Jeffrey Brillhart – Breaking Free

Jeffrey Brillhart
Breaking Free: Finding a Personal Voice for Improvisation through 20th Century French Improvisation Techniques. Published by Wayne Leupold Editions.

One of the great difficulties I see in the teaching of improvisation is choosing where to begin and how to cover the wealth of material that a well-trained improviser needs to know. Whereas Gerre Hancock focuses almost entirely on form throughout his book Improvising: How to Master the Art, the bulk of the material in Breaking Free concerns harmonic language.

Jeffrey Brillhart attacks the challenge of what to cover and where to begin by narrowing the focus to “finding a personal language for organ improvisation through 20th century French Improvisation techniques,” the subtitle of the book. In the Introduction, Brillhart acknowledges that each student’s route to mastery is different:

There is no “one size fits all,” in learning to improvise or in teaching someone to improvise. What may work for one student may completely stymie another student.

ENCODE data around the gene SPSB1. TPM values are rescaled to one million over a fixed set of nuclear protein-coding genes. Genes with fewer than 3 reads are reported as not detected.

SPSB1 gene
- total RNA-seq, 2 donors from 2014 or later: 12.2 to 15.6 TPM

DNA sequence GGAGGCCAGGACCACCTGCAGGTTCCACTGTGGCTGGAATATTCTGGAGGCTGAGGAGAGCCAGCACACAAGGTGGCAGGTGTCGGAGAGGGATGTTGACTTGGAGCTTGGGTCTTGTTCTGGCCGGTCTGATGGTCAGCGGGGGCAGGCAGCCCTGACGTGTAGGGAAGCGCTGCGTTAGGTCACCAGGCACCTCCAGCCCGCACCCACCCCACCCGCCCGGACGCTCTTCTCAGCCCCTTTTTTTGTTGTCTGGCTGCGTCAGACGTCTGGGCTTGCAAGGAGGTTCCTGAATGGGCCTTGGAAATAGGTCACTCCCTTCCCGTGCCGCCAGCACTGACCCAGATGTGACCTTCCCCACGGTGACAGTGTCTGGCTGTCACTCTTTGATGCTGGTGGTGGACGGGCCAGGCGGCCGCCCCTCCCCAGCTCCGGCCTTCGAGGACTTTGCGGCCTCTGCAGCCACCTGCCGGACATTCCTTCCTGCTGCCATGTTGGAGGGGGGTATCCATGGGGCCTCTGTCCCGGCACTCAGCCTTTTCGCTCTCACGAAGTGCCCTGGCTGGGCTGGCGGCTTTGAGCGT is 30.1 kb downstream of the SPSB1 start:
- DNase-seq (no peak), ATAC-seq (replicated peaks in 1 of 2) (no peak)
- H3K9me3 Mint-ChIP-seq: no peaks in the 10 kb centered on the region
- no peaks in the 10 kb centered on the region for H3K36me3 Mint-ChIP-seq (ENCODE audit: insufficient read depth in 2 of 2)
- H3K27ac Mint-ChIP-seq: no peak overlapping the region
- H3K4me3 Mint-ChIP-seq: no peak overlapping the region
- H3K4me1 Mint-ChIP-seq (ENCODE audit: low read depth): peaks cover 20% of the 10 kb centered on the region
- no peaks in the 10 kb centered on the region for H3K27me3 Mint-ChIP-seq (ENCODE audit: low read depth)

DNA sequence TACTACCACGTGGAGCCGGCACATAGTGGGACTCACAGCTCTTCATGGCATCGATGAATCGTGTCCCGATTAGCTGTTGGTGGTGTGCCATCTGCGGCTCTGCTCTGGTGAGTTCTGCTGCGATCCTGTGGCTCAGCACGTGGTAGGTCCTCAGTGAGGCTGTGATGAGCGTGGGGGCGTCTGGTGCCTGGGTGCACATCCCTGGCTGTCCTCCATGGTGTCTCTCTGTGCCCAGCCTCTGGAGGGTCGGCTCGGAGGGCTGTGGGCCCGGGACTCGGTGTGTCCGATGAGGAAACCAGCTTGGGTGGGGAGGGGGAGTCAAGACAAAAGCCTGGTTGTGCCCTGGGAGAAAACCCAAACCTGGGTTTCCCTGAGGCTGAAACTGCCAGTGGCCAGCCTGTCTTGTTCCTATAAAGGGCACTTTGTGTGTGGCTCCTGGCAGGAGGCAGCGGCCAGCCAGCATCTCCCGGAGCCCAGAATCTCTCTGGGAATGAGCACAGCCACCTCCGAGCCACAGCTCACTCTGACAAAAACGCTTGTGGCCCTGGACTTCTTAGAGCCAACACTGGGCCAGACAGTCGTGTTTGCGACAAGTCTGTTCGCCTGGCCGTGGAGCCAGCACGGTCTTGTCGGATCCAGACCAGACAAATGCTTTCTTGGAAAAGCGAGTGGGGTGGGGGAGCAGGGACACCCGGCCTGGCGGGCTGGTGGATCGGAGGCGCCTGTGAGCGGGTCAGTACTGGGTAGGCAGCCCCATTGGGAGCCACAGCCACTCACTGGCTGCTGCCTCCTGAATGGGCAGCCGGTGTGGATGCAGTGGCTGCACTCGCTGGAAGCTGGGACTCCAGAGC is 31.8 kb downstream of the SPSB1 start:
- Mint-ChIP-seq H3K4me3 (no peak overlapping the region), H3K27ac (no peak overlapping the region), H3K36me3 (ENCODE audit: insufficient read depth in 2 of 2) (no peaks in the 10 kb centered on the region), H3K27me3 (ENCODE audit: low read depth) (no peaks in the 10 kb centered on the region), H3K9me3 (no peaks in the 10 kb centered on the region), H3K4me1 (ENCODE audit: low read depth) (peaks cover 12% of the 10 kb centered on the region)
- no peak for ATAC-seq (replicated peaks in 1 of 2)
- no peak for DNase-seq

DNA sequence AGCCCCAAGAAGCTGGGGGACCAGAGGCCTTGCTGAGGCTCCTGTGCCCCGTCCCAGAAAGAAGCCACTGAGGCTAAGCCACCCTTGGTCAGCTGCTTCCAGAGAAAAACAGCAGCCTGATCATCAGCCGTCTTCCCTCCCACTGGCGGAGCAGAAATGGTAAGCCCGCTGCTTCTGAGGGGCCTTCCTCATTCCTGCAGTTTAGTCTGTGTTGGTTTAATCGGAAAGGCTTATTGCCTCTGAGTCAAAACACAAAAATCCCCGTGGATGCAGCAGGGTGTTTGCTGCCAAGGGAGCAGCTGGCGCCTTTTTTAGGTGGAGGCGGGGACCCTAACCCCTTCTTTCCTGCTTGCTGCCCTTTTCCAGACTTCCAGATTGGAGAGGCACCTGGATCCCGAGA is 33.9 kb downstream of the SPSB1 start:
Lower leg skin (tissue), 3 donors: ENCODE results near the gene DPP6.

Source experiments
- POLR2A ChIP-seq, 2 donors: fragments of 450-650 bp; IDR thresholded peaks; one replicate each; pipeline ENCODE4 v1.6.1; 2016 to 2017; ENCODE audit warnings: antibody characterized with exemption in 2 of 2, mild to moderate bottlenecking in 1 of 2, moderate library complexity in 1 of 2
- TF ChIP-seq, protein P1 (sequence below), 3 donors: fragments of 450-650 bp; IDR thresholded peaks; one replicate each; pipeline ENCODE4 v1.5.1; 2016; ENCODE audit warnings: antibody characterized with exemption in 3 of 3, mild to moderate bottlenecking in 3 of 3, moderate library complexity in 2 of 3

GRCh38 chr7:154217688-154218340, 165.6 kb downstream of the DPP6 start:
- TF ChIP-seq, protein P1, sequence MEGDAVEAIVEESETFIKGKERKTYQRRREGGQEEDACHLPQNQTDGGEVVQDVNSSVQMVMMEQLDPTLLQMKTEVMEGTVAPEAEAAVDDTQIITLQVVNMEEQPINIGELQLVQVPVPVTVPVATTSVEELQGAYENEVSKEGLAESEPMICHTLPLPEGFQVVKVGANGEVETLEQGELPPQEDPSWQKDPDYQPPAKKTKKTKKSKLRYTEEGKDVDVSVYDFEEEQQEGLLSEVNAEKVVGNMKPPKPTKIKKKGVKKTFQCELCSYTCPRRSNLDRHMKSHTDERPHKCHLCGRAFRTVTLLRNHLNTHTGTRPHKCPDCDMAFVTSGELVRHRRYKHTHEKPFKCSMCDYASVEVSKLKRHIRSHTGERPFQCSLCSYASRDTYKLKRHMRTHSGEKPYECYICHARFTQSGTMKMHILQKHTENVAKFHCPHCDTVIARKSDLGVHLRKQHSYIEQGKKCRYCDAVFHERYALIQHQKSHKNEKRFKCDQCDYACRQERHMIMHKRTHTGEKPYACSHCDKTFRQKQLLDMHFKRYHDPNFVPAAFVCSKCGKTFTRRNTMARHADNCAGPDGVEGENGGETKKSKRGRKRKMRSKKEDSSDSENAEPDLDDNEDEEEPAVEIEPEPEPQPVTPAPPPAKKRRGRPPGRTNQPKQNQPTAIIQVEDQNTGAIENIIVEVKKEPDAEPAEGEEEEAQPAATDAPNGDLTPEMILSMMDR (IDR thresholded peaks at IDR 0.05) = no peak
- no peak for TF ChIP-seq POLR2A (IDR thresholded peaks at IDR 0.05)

Improvisation is a mystery. We do not fully understand what happens within the mind of the improviser while improvising. Improvisation is a search. It is a search for a personal musical language. It is a search for musical coherence. It is a search for personal self-expression. It is a search for beauty.

Breaking Free is a book filled with ideas for the student to explore. The first part (chapters 1-5) provides a philosophical grounding of improvisation and establishes the importance of the theme. Many example themes are given and chapter 4 is a catalog of development techniques. Any advice or examples provided are always accompanied by the encouragement of the student to find his or her own solution for how to treat the theme.

Part II (chapters 6-15) move into harmonic language and provides a framework not of scales, but intervals. Each chapter is devoted to a different interval (fifths, fourths, thirds, seconds, and so forth) and the harmonic colors that can be generated while using that specific interval to either harmonize or accompany the given theme. The pentatonic mode is also introduced and the student is urged to explore canons in this mode because of the harmonic simplicity the mode offers. Triads and seventh chords are also given their own chapters in this part, and while there may be references to key centers in the text, the student is encouraged to explore the textures without the restriction that a scale or specific mode would require.